Praise for The Orphan Collector by Ellen Marie Wiseman

A novel that is eerily similar to the current pandemic but worth the read

While I was worried that reading about the 1918 Spanish Flu epidemic would be difficult given our current pandemic, Wiseman reveals to us the inner thoughts of her characters to make them more relatable, thus creating a compelling story. Pia Lange is a thirteen year old girl who quickly faces a harsh reality when the Spanish Flu hits Philadelphia. After losing her two baby brothers, the novel follows her long and arduous journey as she searches for them. Pia finds herself alone in a hospital, in a bleak and dreary orphanage, and in the warm home of Dr. and Mrs. Hudson until she eventually reunites with her brothers. The book takes the perspective of Pia and her neighbor Bernice, and gives us a glimpse of the anti-immigrant sentiment, the griping plight of those recently orphaned, and the desperation that many faced when they lost their homes and their loved ones.

Overall, I had a hard time putting The Orphan Collector down. Wiseman crafts a dramatic story and uses just enough suspense at the end of each chapter to make you want to keep reading. You end up rooting for Pia after all she has been through with the flu, living in an orphanage, and more. The final chapters and ending gave me goosebumps and left me feeling emotional and incredibly grateful. There is much to learn from the 1918 Spanish Flu epidemic and Wiseman doesn’t shy away from portraying its harsh effects on Philadelphia’s residents. Nevertheless, the story is incredibly touching and worth the read.

Discussion questions and parallels to the COVID-19 pandemic

The book makes you think about how we have dealt with the current COVID-19 pandemic in relation to how we dealt with the flu in the past. The discussion questions at the end of the novel mention how in Philadelphia, doctors pushed for the Liberty Loan Parade (where the book first starts), to be cancelled because of concerns that crowds of people would spread the flu. They tried convincing reporters to write about this, but to no avail. Despite warning, the large parade was still held and over the next six weeks, more than 12,000 citizens had died. The discussion question then asks, “How much of a difference would it have made if those stories had been printed in the newspaper? Do you think people would have stayed home or gone to the parade anyway?”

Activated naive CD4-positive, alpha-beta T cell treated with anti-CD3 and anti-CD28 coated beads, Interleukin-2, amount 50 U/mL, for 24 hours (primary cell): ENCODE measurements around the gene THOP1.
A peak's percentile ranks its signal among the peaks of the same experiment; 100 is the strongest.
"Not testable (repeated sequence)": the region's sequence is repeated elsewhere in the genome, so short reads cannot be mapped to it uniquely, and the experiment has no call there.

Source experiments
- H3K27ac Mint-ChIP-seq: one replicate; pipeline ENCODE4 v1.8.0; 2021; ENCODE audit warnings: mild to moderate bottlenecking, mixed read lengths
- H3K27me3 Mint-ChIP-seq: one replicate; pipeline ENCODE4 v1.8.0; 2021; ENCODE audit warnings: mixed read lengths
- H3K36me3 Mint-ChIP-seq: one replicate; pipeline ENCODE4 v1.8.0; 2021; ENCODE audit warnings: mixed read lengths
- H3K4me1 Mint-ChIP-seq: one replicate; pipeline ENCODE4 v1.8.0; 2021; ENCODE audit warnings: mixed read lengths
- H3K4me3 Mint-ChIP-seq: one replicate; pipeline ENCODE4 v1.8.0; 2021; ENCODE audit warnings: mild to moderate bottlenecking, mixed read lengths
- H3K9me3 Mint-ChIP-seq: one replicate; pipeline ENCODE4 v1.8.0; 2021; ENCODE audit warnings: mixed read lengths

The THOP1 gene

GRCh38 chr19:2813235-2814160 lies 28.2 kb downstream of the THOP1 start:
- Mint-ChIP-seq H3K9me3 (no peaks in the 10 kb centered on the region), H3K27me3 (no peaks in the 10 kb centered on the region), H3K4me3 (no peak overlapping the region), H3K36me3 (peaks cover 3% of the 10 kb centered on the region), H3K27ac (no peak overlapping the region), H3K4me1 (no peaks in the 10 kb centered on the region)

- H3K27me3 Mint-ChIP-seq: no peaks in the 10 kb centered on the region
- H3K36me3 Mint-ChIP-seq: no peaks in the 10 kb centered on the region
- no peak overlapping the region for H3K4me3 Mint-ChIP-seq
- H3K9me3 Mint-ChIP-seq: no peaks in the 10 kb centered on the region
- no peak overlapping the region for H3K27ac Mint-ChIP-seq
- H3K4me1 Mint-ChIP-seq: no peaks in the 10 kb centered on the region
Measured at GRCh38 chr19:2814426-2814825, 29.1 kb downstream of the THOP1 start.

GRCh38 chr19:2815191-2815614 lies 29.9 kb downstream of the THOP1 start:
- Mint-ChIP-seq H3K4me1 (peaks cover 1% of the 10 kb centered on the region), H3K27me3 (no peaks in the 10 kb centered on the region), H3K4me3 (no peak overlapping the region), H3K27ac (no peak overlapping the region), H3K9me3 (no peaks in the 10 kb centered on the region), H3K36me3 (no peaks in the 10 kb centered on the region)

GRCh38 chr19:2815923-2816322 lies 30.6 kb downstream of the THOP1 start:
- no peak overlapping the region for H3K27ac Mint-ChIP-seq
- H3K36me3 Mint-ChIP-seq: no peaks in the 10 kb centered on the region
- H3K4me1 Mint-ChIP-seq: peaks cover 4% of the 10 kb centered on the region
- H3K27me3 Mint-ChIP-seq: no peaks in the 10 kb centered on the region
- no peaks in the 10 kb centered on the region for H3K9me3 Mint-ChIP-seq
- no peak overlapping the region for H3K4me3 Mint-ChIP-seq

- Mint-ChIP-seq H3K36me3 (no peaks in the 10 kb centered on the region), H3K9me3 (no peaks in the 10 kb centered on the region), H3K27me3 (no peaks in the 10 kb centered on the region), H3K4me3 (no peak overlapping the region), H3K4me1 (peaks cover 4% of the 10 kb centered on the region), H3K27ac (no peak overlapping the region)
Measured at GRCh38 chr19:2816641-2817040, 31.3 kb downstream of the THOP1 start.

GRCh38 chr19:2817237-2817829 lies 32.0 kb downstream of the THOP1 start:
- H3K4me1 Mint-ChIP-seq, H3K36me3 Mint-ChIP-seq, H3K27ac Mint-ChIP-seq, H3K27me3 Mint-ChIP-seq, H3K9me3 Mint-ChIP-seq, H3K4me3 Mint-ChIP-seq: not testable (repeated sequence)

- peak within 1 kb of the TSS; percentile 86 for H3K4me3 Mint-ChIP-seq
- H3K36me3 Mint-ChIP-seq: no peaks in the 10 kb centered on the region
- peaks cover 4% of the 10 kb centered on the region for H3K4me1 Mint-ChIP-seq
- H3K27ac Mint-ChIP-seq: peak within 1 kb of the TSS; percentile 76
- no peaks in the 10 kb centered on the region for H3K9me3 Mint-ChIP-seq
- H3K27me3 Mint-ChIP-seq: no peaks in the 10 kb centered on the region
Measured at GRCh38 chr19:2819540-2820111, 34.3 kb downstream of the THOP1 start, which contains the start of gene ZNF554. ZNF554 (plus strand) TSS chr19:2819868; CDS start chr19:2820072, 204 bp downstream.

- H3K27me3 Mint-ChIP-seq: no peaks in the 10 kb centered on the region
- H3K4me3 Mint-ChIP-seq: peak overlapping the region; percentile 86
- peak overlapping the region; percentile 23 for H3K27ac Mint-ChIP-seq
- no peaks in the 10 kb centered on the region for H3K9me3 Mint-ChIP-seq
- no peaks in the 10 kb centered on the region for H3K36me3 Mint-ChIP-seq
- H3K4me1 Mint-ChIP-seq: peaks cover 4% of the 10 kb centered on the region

Reading this question almost made me feel ashamed of how back in March, there was some media coverage about COVID-19 but we didn’t realize the effects or the severity until it was already too late. While colleges did move to online classes, each college’s spring break was a different week in March, making it hard to prevent millions of students from traveling both domestically and internationally. Going back to this question, it definitely would have helped if those newspapers had published those stories, and I doubt people would have collectively listened to health advisories unless they were mandated or there were formal sanctions or bans.

Another question was “Though the disease knew no gender, racial, or ethnic boundaries, Philadelphia’s immigrant poor suffered the worst, with the largest loss of life happening in the slums and tenement districts. Why do you think that was? What issues do you think contributed to it? Do you think any of those issues continue to impact people living today?”

Reading this sounded eerily familiar, because currently, black and Latino Americans are more likely to get infected with COVID-19 and more likely to die from the virus. This is explained in part by black Americans having preexisting conditions at a greater rate that predispose them to contracting the virus, as well as less access to health insurance and having jobs that prevent them from working remotely. It is astonishing how much public health can intersect with race and the socioeconomic gradient.

The last discussion question I’ll touch on includes some pretty interesting facts:

“In 1918, St. Louis, Missouri, immediately closed schools, movie theaters, and banned public gatherings. Their death toll ended up being one-eighth of the losses in Philadelphia due to the Spanish flu.” -To me this just reminded me of New Zealand and their leadership’s ability to deal with the virus and prevent its spread.

“Many people blamed the 1918 pandemic on Germans, claiming they were spreading poison clouds, or that Bayer, a German-owned company, had infected their aspirin”. This reminded me of the discrimination that many Asian Americans continue to face ever since the start of the pandemic.

“In San Francisco, people without masks were fined five dollars and were called “mask slackers.” Now this seemed like a pretty neat idea and good way to encourage people to wear masks when in public to prevent infection.

Hats off to Ellen Marie Wiseman for creating such a realistic and heartwarming story that impacts readers emotionally and makes them truly reflect on our current situation.

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